One in ten homeowners in the Midlands could leave their loved ones facing hefty inheritance tax bills if property prices continue to rise, according to new figures.
About ten per cent of homes in the region are valued above the current inheritance tax threshold of £285,000, which means the tax man would be entitled to 40 per cent of the extra value in the event of a death.
The Chancellor Gordon Brown, during this year's Budget, allowed for minimal increases in the inheritance tax (IHT) threshold - raising it to £312,000 in 2008/09 and £325,000 in 2009/10.
But Midland accountants and business advisors firm BDO Stoy Hayward want homeowners to protect their properties to ensure that loved ones inherit a family home and not a tax bill.
Tracey Macintosh, tax partner at the company, said: "Inheritance tax is now a far cry from the 'rich man's' tax it was once considered to be.
"Recent figures show us that if the IHT threshold had been increased in line with house price inflation, the current rate would be at a much more substantial £425,000.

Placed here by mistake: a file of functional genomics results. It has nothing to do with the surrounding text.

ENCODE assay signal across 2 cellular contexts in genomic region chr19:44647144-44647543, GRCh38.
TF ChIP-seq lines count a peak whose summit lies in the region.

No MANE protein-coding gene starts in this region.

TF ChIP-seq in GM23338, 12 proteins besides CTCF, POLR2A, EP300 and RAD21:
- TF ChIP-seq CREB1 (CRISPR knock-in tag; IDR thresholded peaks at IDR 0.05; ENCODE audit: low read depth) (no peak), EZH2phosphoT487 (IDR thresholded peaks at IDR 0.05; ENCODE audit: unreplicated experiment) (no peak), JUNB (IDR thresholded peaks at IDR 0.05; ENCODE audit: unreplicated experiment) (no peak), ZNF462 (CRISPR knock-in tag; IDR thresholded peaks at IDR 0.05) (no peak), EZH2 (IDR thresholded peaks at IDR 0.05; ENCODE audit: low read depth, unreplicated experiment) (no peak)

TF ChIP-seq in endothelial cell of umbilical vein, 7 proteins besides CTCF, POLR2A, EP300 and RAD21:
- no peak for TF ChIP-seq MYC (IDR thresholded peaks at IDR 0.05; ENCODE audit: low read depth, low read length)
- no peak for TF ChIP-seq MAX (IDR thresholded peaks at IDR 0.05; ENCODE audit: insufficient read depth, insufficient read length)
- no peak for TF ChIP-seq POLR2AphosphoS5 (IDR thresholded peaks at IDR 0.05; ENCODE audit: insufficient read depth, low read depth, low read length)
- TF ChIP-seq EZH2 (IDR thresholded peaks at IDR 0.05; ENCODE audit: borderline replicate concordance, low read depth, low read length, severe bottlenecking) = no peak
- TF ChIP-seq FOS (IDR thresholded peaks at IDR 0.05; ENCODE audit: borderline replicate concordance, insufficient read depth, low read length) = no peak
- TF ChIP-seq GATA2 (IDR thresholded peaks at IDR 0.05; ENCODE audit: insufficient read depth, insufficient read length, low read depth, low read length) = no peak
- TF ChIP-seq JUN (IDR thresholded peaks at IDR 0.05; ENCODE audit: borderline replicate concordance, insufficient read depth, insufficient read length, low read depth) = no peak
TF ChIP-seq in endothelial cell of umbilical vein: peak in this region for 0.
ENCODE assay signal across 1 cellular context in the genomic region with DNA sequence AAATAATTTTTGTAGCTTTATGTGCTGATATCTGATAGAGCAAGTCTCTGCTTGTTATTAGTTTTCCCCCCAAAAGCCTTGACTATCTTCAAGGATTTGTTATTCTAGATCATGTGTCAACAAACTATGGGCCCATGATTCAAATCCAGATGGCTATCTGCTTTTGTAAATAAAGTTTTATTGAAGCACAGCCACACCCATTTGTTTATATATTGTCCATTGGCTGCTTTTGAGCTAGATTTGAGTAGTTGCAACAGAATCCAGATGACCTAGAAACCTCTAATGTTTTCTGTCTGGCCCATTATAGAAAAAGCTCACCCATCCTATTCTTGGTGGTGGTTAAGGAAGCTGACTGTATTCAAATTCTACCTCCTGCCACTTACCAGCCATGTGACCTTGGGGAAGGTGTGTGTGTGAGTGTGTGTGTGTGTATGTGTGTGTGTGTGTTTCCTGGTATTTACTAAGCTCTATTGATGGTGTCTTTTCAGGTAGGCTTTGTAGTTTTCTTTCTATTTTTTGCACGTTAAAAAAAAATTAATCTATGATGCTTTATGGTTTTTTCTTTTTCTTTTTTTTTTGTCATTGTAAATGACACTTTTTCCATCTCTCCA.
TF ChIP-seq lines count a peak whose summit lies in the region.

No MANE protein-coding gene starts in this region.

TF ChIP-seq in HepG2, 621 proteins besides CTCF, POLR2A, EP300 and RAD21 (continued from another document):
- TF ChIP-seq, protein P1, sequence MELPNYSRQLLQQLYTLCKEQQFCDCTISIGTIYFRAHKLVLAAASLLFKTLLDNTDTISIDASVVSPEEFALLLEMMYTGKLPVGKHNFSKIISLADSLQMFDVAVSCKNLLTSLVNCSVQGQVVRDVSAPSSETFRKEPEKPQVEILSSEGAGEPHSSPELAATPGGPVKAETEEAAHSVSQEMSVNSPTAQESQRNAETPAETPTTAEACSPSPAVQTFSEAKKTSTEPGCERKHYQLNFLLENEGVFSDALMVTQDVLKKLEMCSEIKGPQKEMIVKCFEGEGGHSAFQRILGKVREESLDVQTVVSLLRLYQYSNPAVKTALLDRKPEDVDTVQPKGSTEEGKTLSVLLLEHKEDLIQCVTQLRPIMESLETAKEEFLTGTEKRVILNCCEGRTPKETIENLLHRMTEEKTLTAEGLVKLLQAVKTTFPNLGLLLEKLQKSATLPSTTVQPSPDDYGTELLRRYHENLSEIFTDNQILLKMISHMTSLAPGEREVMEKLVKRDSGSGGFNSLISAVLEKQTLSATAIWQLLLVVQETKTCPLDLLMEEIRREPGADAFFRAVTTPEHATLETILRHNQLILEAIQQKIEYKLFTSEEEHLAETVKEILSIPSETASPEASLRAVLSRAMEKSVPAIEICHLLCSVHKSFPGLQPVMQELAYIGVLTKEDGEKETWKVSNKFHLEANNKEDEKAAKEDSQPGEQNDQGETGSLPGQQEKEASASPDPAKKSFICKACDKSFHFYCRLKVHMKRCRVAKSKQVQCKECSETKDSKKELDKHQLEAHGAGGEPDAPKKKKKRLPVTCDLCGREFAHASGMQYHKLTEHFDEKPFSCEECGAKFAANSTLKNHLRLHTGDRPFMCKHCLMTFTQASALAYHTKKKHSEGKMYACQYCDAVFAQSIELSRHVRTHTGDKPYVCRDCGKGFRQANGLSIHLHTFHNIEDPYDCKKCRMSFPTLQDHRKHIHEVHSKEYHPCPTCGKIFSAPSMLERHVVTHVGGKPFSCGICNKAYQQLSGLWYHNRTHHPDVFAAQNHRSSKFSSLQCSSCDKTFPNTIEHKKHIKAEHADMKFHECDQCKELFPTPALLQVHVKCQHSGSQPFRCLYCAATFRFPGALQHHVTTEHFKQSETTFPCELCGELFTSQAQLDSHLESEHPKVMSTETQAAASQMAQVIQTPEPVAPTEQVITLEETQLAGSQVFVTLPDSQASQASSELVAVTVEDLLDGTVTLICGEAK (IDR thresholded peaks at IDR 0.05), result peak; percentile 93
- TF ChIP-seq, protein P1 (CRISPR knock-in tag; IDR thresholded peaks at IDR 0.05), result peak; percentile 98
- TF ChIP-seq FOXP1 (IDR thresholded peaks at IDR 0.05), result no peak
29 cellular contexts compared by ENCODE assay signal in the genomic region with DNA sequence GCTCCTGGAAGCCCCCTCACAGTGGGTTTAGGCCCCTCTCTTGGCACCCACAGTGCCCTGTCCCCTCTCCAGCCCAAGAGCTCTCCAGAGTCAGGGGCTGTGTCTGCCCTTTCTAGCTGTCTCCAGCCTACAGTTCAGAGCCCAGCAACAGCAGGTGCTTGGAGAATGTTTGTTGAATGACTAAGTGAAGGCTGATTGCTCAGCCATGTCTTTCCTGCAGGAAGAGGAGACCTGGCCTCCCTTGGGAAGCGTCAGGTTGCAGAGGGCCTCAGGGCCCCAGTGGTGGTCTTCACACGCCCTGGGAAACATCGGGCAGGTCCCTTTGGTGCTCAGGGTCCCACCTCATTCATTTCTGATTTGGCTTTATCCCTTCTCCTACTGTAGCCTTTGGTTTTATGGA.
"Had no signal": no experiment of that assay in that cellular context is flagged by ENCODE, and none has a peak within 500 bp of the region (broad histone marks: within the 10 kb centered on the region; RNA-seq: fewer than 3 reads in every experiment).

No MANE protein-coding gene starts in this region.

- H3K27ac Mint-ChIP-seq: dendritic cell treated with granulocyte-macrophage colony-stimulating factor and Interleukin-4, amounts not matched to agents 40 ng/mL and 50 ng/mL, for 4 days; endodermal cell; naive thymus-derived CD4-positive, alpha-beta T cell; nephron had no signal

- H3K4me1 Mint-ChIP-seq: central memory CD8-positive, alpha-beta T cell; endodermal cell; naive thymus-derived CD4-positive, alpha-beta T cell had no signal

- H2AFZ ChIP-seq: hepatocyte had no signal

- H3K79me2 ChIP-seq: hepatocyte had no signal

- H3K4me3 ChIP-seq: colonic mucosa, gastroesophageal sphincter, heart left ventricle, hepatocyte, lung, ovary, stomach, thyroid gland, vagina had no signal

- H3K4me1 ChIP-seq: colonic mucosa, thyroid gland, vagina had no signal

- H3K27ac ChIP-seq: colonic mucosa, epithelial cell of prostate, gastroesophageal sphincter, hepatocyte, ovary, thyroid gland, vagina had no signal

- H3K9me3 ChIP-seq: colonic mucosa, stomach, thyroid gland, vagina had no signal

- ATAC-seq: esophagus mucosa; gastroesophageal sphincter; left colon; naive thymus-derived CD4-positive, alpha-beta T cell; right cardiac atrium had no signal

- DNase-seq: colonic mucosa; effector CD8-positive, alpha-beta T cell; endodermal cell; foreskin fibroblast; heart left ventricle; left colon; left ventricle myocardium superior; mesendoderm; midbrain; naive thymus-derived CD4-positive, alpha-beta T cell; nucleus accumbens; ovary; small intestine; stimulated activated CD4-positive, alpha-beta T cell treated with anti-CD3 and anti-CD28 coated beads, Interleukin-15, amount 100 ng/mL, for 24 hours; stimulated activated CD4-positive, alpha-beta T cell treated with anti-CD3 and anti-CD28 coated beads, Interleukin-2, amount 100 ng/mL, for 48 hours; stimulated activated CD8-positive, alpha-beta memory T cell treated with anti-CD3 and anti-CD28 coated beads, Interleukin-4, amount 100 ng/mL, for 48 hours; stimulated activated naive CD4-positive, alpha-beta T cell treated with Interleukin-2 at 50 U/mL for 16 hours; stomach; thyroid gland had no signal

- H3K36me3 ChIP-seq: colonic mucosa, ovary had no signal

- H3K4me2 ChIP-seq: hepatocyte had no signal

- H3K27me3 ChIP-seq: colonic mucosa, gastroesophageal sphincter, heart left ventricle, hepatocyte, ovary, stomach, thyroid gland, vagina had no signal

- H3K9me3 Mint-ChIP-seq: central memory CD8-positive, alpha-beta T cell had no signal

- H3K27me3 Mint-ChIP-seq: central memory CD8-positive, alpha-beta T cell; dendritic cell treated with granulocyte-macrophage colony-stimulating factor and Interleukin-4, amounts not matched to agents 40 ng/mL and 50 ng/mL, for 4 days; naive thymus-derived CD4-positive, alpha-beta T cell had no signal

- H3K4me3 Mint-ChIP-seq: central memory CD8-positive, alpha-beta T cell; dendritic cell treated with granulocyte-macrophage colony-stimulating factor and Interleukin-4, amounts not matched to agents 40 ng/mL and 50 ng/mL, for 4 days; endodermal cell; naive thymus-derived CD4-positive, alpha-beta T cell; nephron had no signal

"And while there have been calls to abolish IHT, it is unlikely the Government will call time on such a lucrative money-spinner in the fore-seeable future.
"The most worrying element of all of this is the fact that the 'average Joe' owner of a property in the suburbs of Birmingham, for example, may already find themselves in this bracket, unaware of what awaits their beneficiaries if no action is taken to secure their estate.
"The budget increases in the IHT threshold are not in line with ever increasing inflation in the property market, and as such the number of homeowners affected can only continue to grow."
During 2005/06 the Government collected £3.3 billion in IHT revenue, and a projected £3.6 billion is set to be collected by the end of this financial year.
But the Halifax has calculated that by 2020 the annual IHT revenue will top £5.5 billion.
Ms Macintosh added: "Most couples will leave their estate to each other when they die, so that the surviving spouse inherits the family home.
"The problem with this approach is that when the surviving spouse dies, the taxman will take 40 per cent of everything over the £285,000 IHT threshold.
"The surviving spouse will still have access to the deceased's estate without it being classed as part of
their own assets. This will significantly reduce the amount of IHT payable when the second person dies and could save up to £114,000, thereby allowing the majority, if not all, of their estate to be passed on to their children."
Tim Crawford, group economist at the Halifax, said: "Inheritance tax revenue, along with the number of estates paying tax, has risen sharply.
"This is largely due to the IHT threshold failing to keep pace with the rise in property prices over the past decade."